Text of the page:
The big question you’re bringing to this review, I’m pretty sure, is, “Is The Voyage of the Dawn Treader worthy of its source? Is it more like the first movie, which we loved, or the second movie, which we didn’t even bother to see?”
I’m happy to report that for one C. S. Lewis geek at least, the movie was very satisfying and provided an extremely good time at the movies. (I saw it in 3D. I don’t know if that matters or not; you’re on your own on whether to spend the money. Personally, I’m a sucker for flashy magic.)
It should always be borne in mind that books and movies are different species of story. What works for one may not work for the other (though it’s nice when they do). I ask just three things of a film adaptation of a beloved novel. First, it should make some effort to follow the general outline of the original (extra points for dialogue faithfully carried over). Second, it should hit most of the dramatic high points. And third, it should deliver something like the same emotional impact.
For this particular viewer, The Voyage of the Dawn Treader succeeded. Very well. I’m not sure yet, but I might even like it better than the first movie.
The Voyage of the Dawn Treader (the novel) begins with perhaps Lewis’ greatest opening line; possibly one of the best opening lines in all literature: “There was a boy called Eustace Clarence Scrubb, and he almost deserved it.” (A line full of resonance for an author who’d himself been christened Clive Staples Lewis.) This film offers an extremely satisfactory Eustace in the person of actor Will Poulter. His maturation is the primary character arc in the story, just as in the original. It pleased me in particular, as an amateur swordsman, that he enjoys his first fleeting taste of the pleasures of manliness after a fencing match with the incomparable talking mouse, Reepicheep (played by a very talented bunch of pixels and voiced by Simon Pegg).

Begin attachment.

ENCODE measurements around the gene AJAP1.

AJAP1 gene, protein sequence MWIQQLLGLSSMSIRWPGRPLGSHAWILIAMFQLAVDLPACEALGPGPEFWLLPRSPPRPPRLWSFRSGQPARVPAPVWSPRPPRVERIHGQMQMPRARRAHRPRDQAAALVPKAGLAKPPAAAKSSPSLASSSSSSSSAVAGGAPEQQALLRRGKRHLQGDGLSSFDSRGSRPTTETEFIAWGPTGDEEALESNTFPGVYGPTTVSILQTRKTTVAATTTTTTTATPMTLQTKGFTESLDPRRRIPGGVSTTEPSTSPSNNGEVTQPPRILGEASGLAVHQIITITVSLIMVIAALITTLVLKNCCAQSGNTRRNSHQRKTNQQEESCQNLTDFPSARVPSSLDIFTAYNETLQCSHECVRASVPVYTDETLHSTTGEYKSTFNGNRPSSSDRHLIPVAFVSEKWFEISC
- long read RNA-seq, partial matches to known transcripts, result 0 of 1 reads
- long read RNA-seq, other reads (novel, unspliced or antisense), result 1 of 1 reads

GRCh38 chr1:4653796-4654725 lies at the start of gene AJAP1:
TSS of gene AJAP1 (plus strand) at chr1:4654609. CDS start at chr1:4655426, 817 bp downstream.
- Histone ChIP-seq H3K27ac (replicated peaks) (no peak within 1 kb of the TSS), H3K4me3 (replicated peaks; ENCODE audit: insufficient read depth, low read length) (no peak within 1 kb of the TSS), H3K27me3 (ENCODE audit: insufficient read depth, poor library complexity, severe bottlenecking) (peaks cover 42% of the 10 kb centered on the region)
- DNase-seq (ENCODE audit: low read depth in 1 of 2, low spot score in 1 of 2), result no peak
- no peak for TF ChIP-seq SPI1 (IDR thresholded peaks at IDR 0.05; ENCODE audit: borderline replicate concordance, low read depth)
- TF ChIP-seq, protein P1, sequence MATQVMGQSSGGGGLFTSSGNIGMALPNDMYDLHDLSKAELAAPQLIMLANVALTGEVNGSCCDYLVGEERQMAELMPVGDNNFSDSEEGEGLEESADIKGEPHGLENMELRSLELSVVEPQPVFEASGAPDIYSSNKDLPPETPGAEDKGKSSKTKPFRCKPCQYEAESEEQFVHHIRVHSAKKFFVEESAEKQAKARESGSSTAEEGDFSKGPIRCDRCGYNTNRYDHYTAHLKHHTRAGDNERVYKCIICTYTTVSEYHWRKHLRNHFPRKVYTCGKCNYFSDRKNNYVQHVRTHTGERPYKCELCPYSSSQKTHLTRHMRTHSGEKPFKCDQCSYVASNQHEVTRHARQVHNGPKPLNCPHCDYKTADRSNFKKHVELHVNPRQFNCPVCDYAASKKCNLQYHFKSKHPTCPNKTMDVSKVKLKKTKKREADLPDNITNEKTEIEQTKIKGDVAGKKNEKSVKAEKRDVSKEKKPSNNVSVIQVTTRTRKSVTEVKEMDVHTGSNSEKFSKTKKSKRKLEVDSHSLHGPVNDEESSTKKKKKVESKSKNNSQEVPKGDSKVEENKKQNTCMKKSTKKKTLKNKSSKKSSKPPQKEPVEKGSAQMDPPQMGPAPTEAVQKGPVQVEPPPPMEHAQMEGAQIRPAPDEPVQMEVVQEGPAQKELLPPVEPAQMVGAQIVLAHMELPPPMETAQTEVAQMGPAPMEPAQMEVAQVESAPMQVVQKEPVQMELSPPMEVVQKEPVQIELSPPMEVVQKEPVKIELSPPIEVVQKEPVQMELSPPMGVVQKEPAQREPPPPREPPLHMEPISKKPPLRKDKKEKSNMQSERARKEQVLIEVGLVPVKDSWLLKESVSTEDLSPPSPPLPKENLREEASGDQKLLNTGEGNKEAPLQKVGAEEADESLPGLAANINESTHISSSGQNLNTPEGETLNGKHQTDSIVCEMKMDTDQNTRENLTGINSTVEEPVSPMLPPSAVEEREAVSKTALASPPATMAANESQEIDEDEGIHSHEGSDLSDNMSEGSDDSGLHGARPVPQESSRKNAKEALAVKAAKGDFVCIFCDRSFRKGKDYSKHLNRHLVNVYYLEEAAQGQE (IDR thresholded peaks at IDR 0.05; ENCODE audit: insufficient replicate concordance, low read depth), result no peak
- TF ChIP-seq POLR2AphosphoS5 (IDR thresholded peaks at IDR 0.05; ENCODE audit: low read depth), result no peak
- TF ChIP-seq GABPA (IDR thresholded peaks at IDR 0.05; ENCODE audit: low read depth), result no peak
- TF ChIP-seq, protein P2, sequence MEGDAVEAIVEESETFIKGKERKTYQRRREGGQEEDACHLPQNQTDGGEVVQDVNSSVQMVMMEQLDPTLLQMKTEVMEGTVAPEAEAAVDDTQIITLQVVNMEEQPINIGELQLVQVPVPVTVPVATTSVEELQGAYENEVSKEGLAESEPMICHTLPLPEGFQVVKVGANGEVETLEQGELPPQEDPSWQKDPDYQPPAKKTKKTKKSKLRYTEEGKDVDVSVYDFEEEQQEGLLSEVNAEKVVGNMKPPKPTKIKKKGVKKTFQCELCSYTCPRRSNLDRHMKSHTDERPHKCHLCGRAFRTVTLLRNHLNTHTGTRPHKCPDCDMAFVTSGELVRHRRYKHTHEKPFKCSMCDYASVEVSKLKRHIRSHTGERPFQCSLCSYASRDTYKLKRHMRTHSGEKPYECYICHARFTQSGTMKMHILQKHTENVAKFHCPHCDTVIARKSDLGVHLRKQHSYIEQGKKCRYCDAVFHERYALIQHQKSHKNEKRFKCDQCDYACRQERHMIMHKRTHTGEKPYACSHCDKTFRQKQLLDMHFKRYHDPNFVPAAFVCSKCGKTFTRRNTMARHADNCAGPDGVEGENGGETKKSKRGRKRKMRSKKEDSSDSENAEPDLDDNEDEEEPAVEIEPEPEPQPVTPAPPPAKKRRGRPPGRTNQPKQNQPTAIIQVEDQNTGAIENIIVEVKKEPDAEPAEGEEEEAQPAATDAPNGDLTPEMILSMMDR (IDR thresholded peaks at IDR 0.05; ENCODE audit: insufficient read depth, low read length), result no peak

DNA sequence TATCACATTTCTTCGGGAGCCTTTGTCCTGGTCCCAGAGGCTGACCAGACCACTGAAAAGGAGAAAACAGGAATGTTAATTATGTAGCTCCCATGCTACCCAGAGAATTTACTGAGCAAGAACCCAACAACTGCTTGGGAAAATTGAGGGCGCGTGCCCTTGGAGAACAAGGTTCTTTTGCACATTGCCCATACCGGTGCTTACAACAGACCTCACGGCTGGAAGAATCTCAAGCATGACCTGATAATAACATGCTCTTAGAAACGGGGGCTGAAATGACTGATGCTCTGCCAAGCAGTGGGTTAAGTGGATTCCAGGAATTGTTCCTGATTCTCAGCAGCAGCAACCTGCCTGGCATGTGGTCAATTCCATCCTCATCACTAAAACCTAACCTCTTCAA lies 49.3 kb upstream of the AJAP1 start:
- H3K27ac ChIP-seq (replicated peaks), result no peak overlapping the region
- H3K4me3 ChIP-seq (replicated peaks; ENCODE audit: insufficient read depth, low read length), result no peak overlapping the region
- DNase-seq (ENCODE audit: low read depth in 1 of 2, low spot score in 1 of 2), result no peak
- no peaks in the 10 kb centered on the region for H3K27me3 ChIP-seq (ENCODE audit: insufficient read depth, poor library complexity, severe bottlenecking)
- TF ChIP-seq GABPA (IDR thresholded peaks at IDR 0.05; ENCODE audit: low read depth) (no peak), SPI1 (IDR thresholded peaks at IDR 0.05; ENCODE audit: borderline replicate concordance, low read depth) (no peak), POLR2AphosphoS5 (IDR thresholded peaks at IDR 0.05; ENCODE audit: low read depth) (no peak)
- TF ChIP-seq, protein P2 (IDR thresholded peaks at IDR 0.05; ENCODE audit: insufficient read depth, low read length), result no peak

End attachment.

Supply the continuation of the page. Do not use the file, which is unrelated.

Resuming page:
As in the book, Peter and Susan are out of the story (except for dreams and flashbacks), having grown too old to return to Narnia. But Edward and Lucy, along with their insufferable cousin Eustace, are drawn into Narnia, and onto the deck of The Dawn Treader, a vessel of exploration commanded by their old friend Prince Caspian.
The major narrative problem with any sea voyage story is that it must be, by its nature, episodic. (I speak from experience, as my own latest novel is about a sea voyage, and it’s episodic as all get-out.) Lewis tied the island stops together with a quest to discover the fates of seven Narnian lords who sailed away in Caspian’s father’s time. That’s a thin thread to carry a movie, so the film writers punch it up. Instead of a puzzle to solve, the new main challenge is a strange green mist into which people disappear, carried off to an unknown fate. The goal now is to liberate these people (a goal well consistent with the story’s Christian themes).
It would be misleading to call this adaptation “faithful” to the book. This movie is more like the fruit of the book. Some elements of the story are minimized or skipped over; other elements, minor in the original, are magnified and dramatized for cinematic effect. The result is bigger, more spectacular, faster moving, and more unified in narrative. It’s stirring, thrilling, and suitable for all but the youngest viewers. My own manly eyes teared up a bit in places.
I don’t think The Voyage of the Dawn Treader has been doing the business it deserves. I urge you not to wait for the DVD.
Lars Walker is the author of several fantasy novels, the latest of which is West Oversea.
(Cross posted from The American Culture.)